Felix Martinez, a former Mexican consular liaison officer, testified in that case on behalf of the worker. He said in an interview that the consulate was “terrified” of challenging employers.
“The priority was to keep employers happy so they continue to request Mexicans,” said Mr. Martinez, who left the consulate in 2011 and now works for the United Food and Commercial Workers Union in Canada.
The Mexican Consulate in Vancouver did not respond to multiple interview requests.
Mr. Martinez said he had seen foreign workers exposed to toxic pesticides, housed in metal shacks and forced to use a stream as their only source of drinking water. Most workers, he said, keep silent rather than risk being sent back to the poverty of their homelands.
“It’s either this or starve,” he said.
Some Mexican workers said that before leaving for Canada each year, Mexican officials warn them not to make trouble.
“They always say, ‘You’re going to Canada to work, not to cause problems,’ ” said Erika Zavala, a 32-year-old single mother, while in her trailer at an organic carrot farm in British Columbia. She has worked there since 2014.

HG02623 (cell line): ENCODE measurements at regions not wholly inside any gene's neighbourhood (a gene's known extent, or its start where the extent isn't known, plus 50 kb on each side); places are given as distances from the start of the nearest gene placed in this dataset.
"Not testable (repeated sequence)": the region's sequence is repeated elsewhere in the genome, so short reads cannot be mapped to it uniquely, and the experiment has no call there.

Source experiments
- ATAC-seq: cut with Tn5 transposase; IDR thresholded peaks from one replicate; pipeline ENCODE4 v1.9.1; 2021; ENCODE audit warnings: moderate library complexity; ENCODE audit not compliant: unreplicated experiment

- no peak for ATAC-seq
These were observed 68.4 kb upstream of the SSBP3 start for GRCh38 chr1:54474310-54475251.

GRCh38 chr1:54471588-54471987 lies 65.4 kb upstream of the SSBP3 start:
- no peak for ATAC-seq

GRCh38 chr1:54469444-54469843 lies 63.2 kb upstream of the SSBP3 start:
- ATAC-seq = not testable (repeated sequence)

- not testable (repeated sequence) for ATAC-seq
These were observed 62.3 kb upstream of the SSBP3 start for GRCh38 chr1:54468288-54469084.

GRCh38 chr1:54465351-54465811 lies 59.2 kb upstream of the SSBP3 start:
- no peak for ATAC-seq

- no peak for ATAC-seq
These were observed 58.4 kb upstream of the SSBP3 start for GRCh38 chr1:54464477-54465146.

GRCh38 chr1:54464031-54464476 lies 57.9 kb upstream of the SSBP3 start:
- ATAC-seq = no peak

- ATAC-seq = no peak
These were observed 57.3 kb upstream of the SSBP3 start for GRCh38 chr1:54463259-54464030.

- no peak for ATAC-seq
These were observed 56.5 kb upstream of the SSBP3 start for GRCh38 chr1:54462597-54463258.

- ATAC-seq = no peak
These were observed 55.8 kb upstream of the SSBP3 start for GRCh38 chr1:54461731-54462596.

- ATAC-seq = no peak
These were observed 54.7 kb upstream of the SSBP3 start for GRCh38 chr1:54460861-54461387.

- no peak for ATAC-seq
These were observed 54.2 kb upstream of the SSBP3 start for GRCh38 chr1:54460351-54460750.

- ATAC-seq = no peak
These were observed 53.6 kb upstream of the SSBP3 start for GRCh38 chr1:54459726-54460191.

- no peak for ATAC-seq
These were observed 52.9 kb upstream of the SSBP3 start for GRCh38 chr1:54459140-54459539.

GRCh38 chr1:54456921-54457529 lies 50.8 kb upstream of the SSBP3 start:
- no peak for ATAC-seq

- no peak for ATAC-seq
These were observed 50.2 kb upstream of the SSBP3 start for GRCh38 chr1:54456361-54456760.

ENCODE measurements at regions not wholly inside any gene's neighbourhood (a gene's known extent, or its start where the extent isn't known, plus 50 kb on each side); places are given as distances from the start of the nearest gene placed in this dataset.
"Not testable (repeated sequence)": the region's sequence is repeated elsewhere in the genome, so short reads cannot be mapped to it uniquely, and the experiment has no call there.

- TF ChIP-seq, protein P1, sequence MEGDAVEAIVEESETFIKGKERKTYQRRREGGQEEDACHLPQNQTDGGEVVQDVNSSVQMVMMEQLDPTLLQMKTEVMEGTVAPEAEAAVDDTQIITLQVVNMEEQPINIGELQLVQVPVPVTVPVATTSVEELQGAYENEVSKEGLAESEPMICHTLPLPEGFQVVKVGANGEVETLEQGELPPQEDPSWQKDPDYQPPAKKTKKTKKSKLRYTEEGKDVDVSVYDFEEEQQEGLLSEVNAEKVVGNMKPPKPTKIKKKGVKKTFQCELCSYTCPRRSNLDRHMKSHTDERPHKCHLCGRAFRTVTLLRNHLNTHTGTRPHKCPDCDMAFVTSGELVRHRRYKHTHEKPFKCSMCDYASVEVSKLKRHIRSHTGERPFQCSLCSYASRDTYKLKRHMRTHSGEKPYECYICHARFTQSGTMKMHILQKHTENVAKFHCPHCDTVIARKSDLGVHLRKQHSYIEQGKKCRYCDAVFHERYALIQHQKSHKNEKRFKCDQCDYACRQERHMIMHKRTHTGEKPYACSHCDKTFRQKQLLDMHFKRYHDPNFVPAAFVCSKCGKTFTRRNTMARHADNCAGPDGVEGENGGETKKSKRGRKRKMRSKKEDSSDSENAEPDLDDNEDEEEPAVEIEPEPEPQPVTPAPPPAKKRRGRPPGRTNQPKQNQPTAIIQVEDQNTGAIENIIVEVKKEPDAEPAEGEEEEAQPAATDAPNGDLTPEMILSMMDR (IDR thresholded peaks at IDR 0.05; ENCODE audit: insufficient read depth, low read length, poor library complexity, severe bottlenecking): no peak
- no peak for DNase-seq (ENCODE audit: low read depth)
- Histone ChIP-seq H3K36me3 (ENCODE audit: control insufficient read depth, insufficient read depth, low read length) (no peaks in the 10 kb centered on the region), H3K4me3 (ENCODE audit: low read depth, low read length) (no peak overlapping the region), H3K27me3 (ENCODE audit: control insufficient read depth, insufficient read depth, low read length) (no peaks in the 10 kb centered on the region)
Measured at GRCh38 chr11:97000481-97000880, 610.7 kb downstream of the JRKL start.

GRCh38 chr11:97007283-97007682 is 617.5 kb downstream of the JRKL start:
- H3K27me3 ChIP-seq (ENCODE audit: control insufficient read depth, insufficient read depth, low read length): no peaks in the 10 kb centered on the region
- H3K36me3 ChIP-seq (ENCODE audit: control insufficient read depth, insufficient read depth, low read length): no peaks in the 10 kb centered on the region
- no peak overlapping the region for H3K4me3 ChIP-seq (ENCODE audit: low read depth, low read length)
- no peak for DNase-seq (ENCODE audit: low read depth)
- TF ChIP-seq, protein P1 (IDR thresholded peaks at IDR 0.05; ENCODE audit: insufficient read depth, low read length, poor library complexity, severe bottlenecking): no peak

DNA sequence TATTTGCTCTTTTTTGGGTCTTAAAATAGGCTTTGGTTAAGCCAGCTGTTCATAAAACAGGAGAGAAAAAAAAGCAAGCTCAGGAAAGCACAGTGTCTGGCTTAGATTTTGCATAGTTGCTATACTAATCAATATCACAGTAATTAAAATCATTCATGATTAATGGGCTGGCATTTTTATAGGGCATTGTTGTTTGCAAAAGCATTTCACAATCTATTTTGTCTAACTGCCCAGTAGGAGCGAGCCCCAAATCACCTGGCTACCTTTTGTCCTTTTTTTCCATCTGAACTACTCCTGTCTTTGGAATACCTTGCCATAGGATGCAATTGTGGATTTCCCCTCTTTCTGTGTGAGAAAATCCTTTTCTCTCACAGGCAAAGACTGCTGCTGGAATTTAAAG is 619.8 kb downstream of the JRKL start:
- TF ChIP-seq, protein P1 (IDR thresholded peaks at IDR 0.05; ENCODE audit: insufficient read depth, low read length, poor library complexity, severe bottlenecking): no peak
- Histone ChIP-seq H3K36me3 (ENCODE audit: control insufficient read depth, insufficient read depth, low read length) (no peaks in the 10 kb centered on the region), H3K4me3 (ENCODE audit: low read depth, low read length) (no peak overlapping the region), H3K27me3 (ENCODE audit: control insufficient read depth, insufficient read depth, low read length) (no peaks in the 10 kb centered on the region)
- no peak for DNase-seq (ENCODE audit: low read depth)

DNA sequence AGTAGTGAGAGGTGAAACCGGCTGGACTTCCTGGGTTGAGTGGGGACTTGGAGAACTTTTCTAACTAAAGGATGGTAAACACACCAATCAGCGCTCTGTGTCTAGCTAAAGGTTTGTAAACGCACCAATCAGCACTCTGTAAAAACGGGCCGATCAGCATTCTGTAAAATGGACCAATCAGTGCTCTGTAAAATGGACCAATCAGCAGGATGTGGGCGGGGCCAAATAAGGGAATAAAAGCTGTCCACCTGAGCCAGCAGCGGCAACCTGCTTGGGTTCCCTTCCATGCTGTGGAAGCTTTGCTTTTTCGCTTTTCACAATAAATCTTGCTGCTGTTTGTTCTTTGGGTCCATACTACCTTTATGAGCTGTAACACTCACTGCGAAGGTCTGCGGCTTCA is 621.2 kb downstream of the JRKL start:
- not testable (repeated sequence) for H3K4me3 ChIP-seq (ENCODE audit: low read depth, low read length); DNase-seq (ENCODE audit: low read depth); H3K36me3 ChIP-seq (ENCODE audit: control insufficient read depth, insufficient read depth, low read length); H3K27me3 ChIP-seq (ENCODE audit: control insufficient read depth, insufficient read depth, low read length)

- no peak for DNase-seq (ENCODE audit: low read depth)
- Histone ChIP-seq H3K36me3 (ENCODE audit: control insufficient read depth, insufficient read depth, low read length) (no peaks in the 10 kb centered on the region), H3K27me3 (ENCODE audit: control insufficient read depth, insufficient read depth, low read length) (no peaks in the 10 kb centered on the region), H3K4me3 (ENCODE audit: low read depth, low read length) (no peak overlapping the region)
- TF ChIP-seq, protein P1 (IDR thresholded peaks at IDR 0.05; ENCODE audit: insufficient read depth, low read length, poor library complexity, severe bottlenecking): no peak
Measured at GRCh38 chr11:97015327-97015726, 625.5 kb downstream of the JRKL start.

At the farm, she weeds on her hands and knees for 10 hours a day, earning about $8 an hour. The trailer she shares with another Mexican woman has no hot water. In past years, she has slept in a decrepit, mice-infested Airstream with a door that could be locked only from outside.
Though she earns less than she did at previous Canadian farm jobs, Ms. Zavala said she never complained because she fears being barred from the program.
For some, however, the program has been a success.
Julio Meneses, 40, has traveled from Mexico to work for the past 16 seasons at Beverly Greenhouses, a sprawling cucumber farm in Ontario. Now a supervisor earning around $15,000 during his eight-month stint, he has been able to pay his son’s tuition at two of Mexico’s most prestigious universities.
Once his son finishes school, he said, he’ll stay in Mexico. “For now, I’m building something for the future,” he said.
Canadian employers cite such economic success stories while dismissing suggestions that the program exploits workers.